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By Ed Fincher
Larry Fisher, speaking on behalf of the finance subcommittee for the Pagosa Springs Town Tourism Committee, came to the Community Development Corporation’s Monday meeting to present a request for the services of CDC director Rich Lindblad.
When board member Mark Weiler asked Fisher to clarify what the objective of the request was, Fisher replied, “The finance subcommittee is for Reservoir Hill. We feel that Rich would have good input on the direction that we go, as far as how we finance it.”
“Don’t you want Ed?” Weiler asked, referring to Ed Morlan of the Region 9 Economic Development District of Southwest Colorado, who happened to be present in the audience. Fisher explained that the TTC has, in fact, contacted Morlan and would continue to solicit his input, but since Morlan lives in Durango and Lindblad lives in Pagosa, the subcommittee members thought it would be better to work primarily with Lindblad.
Board member Morgan Murri asked Fisher how often the finance subcommittee met (every Thursday from 4-5 p.m., but they could be flexible), then asked Lindblad if he would have time to do it. When Lindblad assented, Weiler made a motion to appoint him to the TTC finance committee. Murri seconded the motion, but before CDC chairperson Muriel Eason could call for a vote, Weiler asked for more discussion and input from the audience.
“I just think that your perspective,” Murri said to Lindblad, “on looking at the plan, and looking at it from the community perspective, would be invaluable.”
Audience member Ken Vickerstaff argued, “You’re at a very focal point with this Reservoir Hill initiative and I would just caution, while Rich’s input is invaluable, that it not appear to be an endorsement, one way or the other. This finance committee is tasked with bringing that endorsement to the community, and the community is very polarized.”
The room quickly became divided along these lines: Those who thought Lindblad would be able to talk some sense to the TTC and town council and steer them towards a more reasonable alternative versus those who believed the entire issue was too controversial and could damage the CDC.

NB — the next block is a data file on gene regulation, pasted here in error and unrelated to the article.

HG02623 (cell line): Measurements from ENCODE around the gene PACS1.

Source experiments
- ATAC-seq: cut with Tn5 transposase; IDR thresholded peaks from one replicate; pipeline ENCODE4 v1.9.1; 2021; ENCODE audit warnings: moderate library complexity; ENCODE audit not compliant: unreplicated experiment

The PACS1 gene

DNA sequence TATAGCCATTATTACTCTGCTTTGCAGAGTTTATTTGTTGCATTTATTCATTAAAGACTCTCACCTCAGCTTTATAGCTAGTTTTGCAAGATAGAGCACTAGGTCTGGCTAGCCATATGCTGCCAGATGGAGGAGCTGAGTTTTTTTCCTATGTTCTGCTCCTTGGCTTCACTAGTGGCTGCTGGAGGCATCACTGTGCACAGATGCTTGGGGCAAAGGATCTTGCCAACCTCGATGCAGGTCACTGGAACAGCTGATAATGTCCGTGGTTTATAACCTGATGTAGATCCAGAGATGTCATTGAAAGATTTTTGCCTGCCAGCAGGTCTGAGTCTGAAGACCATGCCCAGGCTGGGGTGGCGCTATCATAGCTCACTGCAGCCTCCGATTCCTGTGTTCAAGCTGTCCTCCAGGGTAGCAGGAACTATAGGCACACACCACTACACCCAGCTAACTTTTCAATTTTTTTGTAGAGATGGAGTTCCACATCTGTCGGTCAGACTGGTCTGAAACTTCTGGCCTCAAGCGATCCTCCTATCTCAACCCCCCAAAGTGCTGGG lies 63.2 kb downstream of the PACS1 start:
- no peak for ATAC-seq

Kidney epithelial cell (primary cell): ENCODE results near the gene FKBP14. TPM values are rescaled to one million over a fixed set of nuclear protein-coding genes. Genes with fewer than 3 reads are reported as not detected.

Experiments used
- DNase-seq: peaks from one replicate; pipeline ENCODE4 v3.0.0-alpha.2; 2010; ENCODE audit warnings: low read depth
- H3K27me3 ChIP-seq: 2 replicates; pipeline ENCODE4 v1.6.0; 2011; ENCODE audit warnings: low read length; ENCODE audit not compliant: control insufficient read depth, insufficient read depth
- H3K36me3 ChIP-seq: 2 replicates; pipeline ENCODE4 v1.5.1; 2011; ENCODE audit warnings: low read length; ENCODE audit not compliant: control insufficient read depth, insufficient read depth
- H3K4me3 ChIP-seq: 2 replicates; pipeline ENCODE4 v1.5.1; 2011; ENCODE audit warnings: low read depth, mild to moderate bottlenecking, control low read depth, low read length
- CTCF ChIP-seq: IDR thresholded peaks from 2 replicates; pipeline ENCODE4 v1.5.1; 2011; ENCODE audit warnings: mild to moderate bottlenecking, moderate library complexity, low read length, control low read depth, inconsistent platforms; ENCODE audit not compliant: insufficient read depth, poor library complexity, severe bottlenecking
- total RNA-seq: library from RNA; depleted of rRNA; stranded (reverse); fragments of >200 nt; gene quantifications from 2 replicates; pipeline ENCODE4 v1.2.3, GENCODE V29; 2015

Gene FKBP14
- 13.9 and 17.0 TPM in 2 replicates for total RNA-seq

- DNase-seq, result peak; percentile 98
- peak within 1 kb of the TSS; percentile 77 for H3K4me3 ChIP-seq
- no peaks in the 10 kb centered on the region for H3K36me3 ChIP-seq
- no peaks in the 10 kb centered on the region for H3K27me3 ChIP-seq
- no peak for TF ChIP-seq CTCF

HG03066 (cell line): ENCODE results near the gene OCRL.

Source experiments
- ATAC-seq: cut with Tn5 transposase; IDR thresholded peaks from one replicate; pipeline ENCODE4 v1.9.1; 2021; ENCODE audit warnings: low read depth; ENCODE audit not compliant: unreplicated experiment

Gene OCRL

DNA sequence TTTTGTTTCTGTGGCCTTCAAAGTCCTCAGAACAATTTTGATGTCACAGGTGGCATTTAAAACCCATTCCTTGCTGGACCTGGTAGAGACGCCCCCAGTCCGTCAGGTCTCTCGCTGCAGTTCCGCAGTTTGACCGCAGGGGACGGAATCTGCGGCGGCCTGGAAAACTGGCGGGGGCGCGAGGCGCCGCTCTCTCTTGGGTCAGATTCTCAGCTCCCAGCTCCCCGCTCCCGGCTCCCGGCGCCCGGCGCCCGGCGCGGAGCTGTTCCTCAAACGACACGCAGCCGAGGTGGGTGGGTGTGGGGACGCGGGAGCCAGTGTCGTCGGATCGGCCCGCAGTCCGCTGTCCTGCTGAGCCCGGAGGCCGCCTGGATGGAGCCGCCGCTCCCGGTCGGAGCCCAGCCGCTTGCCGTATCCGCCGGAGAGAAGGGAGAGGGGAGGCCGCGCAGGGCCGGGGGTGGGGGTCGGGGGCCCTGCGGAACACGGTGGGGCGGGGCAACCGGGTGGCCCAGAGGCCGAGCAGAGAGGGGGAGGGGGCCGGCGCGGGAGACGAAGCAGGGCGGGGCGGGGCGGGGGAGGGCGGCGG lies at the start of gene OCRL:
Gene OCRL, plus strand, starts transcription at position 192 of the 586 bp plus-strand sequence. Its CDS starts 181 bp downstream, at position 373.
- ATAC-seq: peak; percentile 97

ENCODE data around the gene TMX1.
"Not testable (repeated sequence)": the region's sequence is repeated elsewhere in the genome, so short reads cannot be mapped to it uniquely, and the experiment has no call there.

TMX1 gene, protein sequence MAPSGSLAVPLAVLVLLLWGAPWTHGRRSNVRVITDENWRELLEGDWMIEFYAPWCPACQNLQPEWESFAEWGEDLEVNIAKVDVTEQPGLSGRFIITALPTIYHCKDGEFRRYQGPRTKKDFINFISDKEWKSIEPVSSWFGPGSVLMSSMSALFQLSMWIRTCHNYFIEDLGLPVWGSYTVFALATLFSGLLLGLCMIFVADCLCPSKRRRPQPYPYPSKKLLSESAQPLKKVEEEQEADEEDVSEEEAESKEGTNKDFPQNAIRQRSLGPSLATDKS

County Commissioner Michael Whiting added, “Having an informed and neutral set of eyes on the Reservoir Hill project would be great.”
Audience member Jerry Smith echoed Vickerstaff, “It’s unnecessary, and maybe unwise, for the CDC to get in the middle of something that is somewhat controversial. I think there would be as many of your membership against it as there are for it, and I don’t see the gain.”
When asked directly what the objective of the committee is, Fisher responded, “We’re tasked with finding a way to finance the Reservoir Hill project as it has been presented.”
“Then I retract my statement,” Whiting interjected.
“We heard some feedback in our last meeting that maybe it would be best to focus our efforts on things that are not necessarily controversial,” Eason said, “so I think if we get into this arena we definitely need to frame what our participation would mean.”
“This is a controversial issue,” board member Udgar Parsons said, “but the positive thing about Rich coming in is that he brings a neutral, non-biased, intelligent assessment to the table, but if it could be interpreted that we are all gung-ho and supporting the project as proposed, which is controversial, at this point in time we have said we are not taking a position on it for or against.”
“The request to have Rich on our committee,” Fisher clarified, “wasn’t to ask for the CDC’s approval of the project.”
“I don’t know a lot about the financing options,” Eason said, “or if there’s a fallback position or anything, but suppose we get into the numbers and the options and some things seem realist while some things really don’t and it doesn’t sound like there is any willingness to change the plan or … you know, is it all or nothing?”
“That’s why we’re doing this now,” Fisher assured, “to see what is realistic or what isn’t.”
“If any business comes to the CDC and asks for business help,” Weiler added, “it’s our job to give them our best information. If we don’t share our best resources with the community that’s here, don’t we lose in the end?
“There are a lot of questions here. First of all, is it financeable? I’ve heard a lot of what I call blue sky and sunshine, but I haven’t seen any real data that would get me to crack open my checkbook.
“But at the end of the day, we’ve been in a controversial thing with Wal-Mart and a Community Benefits Agreement, and we never took any position on whether Wal-Mart is good or bad for the community. We’ve walked the tight rope of this already, so if any entity were to come to us and say, ‘Help us review financial options for a viable business in Pagosa,’ shouldn’t we help them?”
“You don’t have to be appointed as a member of that committee,” Vickerstaff pointed out. “You can give the advice without wearing the mantle.”
“I think the idea of being an advisor to the finance committee would work well for all of us,” Lindblad said. “Not having a seat on their board probably makes sense.”
Weiler admitted the logic of this and amended his motion so that Lindblad would offer advice to the TTC but not sit on the committee or have a vote on what actions it takes. Murri again seconded Weiler’s motion, and the rest of the CDC board voted unanimously in favor of letting Lindblad act as an advisor to the TTC as they seek funding for Reservoir Hill.